You simply can’t wait to crawl into bed tonight. You’ve been feeling both physically and mentally tired all day long and nothing sounds as good as your comfy blanket and bed right now.
10PM hits and you prepare to crawl in. You lay your head down on the pillow, ready to let exhaustion take over and then it hits you.
Your mind begins running a million miles a minute. It would seem that all that fatigue you had during the day has now vanished and it’s like your brain has gotten a second wind.
You toss and turn for what feels like hours, frustratingly looking at the clock every 15 minutes or so.
Does this sound familiar? Restless nights are all too common for many people and can be an incredibly frustrating situation. Especially when you really are so very exhausted and know that you need the sleep to function the next day.
But, the more you stress about NOT sleeping, the less likely you are TO sleep (life’s greatest catch-22!).
The next day you might be searching for a sleep aid of sorts. What can you do to sleep better? You come across melatonin, an all-natural sleep supplement and figure you’ve hit the jackpot.
But have you?
Here are a few things that you need to know about melatonin.
Melatonin Is Not A Sleep Supplement
The first thing to note is that melatonin, as-is, is not designed to be a normal everyday sleep supplement. Your body naturally produces some melatonin everyday. It’s what helps regulate your sleep-wake cycle.
Melatonin is often influenced by light, which is why production shuts down in the morning as light streams into your window and starts to turn up in the evening when the sun goes down.
Unfortunately in today’s world, where are glued to our TV screens, computer monitors, or smartphones, we get bright light all around us, which can shut down much of that natural melatonin production.
Supplementing with it then can help bring it back to normal levels.
What melatonin is designed to do however is to assist those who are suffering from jet leg or who are trying to bring back a normal circadian rhythm. For instance, let’s say you worked night shift for the last week and now are trying to get your body back in tune with a normal sleep cycle.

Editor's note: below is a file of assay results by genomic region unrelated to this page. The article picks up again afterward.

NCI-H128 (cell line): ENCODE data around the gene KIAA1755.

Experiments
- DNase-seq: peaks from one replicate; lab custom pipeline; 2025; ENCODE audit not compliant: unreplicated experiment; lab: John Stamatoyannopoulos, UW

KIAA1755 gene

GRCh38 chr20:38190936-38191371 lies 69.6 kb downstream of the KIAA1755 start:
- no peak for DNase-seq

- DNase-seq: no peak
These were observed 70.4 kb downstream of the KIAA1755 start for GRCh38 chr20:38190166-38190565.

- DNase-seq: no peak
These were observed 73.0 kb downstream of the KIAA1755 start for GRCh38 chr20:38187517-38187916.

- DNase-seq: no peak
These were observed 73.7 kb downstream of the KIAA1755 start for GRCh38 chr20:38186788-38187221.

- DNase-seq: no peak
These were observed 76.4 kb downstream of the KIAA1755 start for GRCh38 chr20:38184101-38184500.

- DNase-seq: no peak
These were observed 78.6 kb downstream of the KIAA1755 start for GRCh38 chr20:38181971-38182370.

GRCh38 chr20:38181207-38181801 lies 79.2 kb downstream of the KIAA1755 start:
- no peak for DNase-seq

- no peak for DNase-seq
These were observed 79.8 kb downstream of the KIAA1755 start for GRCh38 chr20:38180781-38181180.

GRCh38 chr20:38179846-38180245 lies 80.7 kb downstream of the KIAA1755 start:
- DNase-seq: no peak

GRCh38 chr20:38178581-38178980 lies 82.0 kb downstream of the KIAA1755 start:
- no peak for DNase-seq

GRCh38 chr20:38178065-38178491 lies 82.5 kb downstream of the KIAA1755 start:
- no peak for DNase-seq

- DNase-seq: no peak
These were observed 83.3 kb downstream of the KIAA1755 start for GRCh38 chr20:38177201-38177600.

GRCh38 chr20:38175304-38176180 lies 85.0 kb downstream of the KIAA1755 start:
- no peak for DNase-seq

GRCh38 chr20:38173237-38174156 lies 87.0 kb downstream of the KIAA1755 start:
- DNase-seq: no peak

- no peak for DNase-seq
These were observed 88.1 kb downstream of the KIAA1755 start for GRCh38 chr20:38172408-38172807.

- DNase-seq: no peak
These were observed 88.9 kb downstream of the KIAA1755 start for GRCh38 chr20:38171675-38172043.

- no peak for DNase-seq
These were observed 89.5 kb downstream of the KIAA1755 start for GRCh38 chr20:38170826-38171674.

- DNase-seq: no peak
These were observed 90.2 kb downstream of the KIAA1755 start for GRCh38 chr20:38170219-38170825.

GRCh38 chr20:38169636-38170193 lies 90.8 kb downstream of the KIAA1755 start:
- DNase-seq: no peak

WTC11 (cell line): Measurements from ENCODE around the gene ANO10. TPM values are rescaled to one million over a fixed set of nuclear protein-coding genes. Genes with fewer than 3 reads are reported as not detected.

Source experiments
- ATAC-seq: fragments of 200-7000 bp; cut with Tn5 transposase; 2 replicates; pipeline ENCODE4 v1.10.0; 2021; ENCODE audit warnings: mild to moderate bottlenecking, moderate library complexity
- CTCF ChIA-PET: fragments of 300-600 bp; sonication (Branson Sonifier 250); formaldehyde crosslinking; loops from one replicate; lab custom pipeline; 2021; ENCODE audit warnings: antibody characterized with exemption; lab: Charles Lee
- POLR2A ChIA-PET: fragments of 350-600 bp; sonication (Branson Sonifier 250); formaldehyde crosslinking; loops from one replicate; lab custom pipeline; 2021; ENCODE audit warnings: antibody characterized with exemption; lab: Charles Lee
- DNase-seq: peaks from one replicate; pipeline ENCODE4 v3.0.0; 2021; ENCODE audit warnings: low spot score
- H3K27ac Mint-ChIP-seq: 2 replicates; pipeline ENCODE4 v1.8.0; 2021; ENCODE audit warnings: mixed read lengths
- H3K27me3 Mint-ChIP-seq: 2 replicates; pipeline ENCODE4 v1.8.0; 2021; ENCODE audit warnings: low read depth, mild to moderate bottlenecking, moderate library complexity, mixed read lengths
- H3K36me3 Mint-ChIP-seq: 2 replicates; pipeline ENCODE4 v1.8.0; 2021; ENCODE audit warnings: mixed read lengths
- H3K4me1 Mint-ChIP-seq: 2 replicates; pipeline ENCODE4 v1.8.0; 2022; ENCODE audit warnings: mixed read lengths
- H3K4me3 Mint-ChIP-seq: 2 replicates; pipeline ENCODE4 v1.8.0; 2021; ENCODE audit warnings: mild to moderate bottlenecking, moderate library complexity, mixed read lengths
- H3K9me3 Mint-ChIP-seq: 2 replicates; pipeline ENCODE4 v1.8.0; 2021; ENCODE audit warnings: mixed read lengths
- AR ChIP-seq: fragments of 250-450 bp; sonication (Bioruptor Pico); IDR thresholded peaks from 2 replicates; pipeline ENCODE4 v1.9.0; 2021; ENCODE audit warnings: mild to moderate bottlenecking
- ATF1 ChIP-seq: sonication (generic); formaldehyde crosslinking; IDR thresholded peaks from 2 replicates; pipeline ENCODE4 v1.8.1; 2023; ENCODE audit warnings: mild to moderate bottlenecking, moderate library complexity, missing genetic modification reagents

In this case, melatonin can be very helpful. Taking it prior to bed can help you fall to sleep faster and stay sleeping better.
Melatonin may also be used by those who are working shift work and who struggle to go to sleep when they need to as it’s broad daylight.
For those who just need a good night’s sleep, melatonin can help as well. It can help you feel sleepier and stay asleep better than without – on an occasional basis.
If you take it for too many days in a row however (or worse use it chronically), you’ll find that you start feeling groggy all the time and never really feel truly refreshed after sleeping.
So the first thing to know about melatonin is that it’s not a long-term solution. Right on the label it says to avoid taking any longer than a couple weeks. Pay attention to this warning.
Melatonin Needs To Be Timed Properly
Another thing to know is that melatonin needs to be timed properly. Ideally, you want to take it about one hour prior to when you plan to go to sleep and then make sure to keep the area you are in as dark as possible during that time.
This is what will best help induce the need to sleep in the body. And, if you are going to take melatonin, do make sure that you are allowing a good 8-9 hours of sleep. Don’t take it when you only have five hours until you have to wake up (such as if you are having a very late night or you’ve been tossing and turning for hours).
If you do that, there’s a good chance it will not be out of your system come morning and you’ll wake up feeling extremely groggy and tired still.
You Don’t Need As Much Melatonin As You Think
Finally, the last point to remember about melatonin is that you really don’t need as much as you may think. You can often find melatonin in dosages of 1 mg, 3 mg, 5 mg, 10 mg, or the super dose, 20mg.
For almost every individual, 3 mg should be the highest dose you ever need to take. Most people will do best on a fraction of these dosages – say a quarter of a 1 mg tab.
It takes very little amounts of melatonin to have impacts on the body, so always start with the lowest dosage.
If you up and take 20 mg of melatonin your first time taking it, there’s a good chance you’ll be groggy for a few days (and sleep for 14 hours straight!).
You need to assess your own tolerance and then adjust your dosage from there. Always start low and work your way up.
Many people also do well cycling melatonin if they are going to take it for a few days in a row. Start with a 3 mg dose, go down to a 1 mg dose, and on the third night, go without any.
Then repeat. That’s one strategy that you can use as well.
So there you have a few quick things to know about melatonin. When used properly and for the right purpose, it can help you get the sleep you need. Just don’t rely on it for months at a time.